What is Surrogacy?
A practice wherein infertile couples (referred to as Intended Parents/Couple) can hire another woman (often known as Surrogate Mother) to bear and deliver a child on their behalf. Usually, a surrogate mother is hired when the female partner experiences a womb malfunction.
Types of Surrogacy
Straight (Traditional/Partial) SurrogacyTraditionally, the female partner’s womb malfunction led the way to hire a surrogate mother, who would be artificially inseminated with the sperm of the male parent. In this case, egg will be of the surrogate and thus making a biological relation between her and the child. In some cases, the lack of sperm in the male partner would lead to hiring a sperm donor, who would also be the biological father of the child and thereby making no connection between the intended parents. Hence even if the couple hire a surrogate or a sperm donor to have a child, either of the intended parents would be not related to the child.
Gestational (Full) SurrogacyIn case of straight form, biological connection was missing. Hence it was more important to have the same for the parents. In order to establish that, a technology called In Vitro Fertilization was launched. As per this technology, egg from the intended mother and sperm from the intended father are procured and put in the womb of the surrogate mother. Through this, a biological relation with the surrogate will not be valid. All over the world, Gestational Surrogacy is in place and the Straight form is banned and considered illegal as it invites legal trouble.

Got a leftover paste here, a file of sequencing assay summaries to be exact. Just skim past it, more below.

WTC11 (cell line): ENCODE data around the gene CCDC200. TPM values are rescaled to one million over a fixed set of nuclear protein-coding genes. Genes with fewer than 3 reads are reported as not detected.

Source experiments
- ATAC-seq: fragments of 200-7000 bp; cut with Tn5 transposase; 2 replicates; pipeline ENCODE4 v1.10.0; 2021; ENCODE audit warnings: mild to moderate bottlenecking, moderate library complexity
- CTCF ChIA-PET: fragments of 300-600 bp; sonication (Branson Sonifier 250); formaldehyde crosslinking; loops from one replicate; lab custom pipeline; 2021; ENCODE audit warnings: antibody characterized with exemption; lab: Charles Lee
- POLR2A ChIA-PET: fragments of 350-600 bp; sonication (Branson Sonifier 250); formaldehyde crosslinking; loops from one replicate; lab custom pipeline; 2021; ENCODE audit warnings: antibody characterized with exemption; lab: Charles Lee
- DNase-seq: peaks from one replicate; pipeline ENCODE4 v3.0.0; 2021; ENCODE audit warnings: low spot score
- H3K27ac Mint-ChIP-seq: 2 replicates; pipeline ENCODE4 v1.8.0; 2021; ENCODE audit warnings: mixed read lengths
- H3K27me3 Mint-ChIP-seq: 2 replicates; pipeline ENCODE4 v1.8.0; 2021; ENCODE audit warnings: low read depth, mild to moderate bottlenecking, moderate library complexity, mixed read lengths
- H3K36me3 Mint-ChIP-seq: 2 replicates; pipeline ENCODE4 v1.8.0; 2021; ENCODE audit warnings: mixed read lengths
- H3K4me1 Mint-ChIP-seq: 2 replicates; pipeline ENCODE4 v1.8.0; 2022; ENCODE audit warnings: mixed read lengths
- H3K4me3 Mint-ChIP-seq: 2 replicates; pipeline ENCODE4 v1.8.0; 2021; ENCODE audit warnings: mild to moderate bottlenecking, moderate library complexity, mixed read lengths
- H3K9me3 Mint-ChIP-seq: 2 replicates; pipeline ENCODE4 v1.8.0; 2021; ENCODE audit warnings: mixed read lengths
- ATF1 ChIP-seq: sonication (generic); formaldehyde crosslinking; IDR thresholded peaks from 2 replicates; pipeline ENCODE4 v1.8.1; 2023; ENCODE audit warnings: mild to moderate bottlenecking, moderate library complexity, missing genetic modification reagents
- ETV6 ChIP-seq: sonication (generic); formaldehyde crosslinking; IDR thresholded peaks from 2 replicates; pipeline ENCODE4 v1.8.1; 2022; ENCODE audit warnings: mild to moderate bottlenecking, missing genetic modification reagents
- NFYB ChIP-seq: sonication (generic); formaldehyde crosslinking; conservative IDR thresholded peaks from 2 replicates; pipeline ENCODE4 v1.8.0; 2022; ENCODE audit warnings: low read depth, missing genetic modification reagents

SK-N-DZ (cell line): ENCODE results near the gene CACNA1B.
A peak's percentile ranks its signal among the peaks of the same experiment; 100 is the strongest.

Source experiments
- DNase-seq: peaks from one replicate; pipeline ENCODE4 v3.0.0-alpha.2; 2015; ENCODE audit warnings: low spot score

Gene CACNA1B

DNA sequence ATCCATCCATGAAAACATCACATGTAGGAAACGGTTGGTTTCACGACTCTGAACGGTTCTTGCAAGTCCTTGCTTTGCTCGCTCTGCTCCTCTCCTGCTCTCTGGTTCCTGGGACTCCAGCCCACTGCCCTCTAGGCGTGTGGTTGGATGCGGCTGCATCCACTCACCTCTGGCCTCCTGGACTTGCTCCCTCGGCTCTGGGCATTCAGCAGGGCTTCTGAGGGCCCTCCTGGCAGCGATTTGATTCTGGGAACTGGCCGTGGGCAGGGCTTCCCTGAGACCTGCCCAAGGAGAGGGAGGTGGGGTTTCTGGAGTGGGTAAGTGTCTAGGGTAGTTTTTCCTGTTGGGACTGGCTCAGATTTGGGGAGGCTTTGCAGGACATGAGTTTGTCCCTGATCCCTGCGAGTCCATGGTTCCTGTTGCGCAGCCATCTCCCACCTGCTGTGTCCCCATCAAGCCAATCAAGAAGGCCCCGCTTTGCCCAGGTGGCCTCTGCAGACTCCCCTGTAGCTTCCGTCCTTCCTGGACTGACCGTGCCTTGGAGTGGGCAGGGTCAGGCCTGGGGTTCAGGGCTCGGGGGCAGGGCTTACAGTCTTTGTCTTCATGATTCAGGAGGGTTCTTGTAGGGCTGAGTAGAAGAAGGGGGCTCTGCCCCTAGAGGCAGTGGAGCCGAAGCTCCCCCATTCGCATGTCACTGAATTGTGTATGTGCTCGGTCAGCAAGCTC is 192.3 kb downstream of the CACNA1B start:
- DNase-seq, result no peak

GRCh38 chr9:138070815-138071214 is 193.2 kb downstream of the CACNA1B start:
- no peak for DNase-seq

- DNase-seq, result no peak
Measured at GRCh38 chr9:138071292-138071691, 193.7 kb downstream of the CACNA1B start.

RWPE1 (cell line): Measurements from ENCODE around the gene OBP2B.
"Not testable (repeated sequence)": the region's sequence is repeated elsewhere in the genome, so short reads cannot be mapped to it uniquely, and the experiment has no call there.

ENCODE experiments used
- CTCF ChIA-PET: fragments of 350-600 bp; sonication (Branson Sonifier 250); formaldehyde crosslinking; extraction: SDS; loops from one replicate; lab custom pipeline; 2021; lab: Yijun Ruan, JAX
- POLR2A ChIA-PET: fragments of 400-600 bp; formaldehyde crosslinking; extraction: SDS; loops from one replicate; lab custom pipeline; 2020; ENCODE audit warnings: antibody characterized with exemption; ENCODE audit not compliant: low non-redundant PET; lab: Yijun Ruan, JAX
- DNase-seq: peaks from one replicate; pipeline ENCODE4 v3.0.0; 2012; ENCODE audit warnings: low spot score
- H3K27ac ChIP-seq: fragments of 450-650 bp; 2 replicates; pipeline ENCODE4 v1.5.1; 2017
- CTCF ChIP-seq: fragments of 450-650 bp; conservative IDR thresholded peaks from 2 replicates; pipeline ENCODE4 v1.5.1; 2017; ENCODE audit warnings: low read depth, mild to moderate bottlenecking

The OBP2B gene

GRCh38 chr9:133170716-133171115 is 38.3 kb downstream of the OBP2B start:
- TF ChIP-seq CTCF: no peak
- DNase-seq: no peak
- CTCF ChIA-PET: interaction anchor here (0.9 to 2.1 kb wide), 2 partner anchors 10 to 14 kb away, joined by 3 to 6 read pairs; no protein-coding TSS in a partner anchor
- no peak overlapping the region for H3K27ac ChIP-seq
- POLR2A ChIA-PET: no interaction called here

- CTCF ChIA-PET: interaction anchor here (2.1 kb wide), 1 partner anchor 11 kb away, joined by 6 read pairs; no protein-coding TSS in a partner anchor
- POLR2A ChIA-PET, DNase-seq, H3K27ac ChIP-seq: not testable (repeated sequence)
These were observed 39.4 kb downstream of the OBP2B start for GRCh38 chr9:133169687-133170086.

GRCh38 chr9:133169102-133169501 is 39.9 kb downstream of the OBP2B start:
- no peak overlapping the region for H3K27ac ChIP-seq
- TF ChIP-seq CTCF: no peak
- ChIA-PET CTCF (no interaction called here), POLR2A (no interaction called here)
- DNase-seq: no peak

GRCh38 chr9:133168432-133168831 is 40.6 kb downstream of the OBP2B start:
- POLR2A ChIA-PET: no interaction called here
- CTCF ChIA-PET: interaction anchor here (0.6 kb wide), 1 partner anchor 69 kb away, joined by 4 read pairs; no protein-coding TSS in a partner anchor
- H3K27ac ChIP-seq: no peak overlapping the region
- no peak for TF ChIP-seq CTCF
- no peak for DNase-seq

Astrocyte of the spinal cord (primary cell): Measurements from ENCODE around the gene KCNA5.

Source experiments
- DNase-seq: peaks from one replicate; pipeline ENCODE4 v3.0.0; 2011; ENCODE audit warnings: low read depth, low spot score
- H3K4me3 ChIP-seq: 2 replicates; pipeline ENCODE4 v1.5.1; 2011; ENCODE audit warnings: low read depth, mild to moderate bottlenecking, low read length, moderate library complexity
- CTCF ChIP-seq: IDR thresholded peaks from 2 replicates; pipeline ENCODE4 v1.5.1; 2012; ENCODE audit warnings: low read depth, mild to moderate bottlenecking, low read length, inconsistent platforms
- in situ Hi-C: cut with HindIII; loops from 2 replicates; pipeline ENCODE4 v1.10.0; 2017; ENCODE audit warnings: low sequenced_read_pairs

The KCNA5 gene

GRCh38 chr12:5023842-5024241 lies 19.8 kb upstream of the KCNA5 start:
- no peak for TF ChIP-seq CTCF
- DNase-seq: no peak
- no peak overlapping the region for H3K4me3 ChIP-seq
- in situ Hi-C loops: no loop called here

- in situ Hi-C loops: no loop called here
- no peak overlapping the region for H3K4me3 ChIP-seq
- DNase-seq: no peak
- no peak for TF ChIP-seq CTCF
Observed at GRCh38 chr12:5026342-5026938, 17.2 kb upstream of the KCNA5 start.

An arrangement in which a surrogate is paid for carrying foetus of the intended couple in her womb. Medical expenses and other expenses of the surrogate are sponsored by the intended parents. A contract or a mutual agreement is signed by the surrogate and the intended parents to avoid disputes over reimbursements of medical expenses and promised compensation.
For various reasons, commercial surrogacy was critically questioned by many, calling it an act of exploiting the women below the poverty line. Hence many countries switched to an arrangement called Altruistic. As per this arrangement, a woman could voluntarily come forward and support the intended parents in having a child. The law in many countries allows an Altruistic Surrogate to only avail a reimbursement of the medical bill.
When to go in for Surrogacy?
When the intended mother is not able to produce egg or is experiencing a womb malfunction. This is known when the intended couple undergo a series of treatments through assisted reproductive techniques like In Vitro Fertilization (IVF) themselves.
Identifying an agency
We can see mushrooming of agencies everywhere to connect patients and hospitals. But many of these are not authorized by the law. These unauthorized agencies promise to get a surrogacy arrangement done for quite a lesser cost than what a legally authorize agency would charge. But the intended couple could be undergoing an arrangement in the unhealthiest environment. They hire surrogate mother breaching the law. Hence it is recommended to know completely about the market practice before calling an agency for assistance.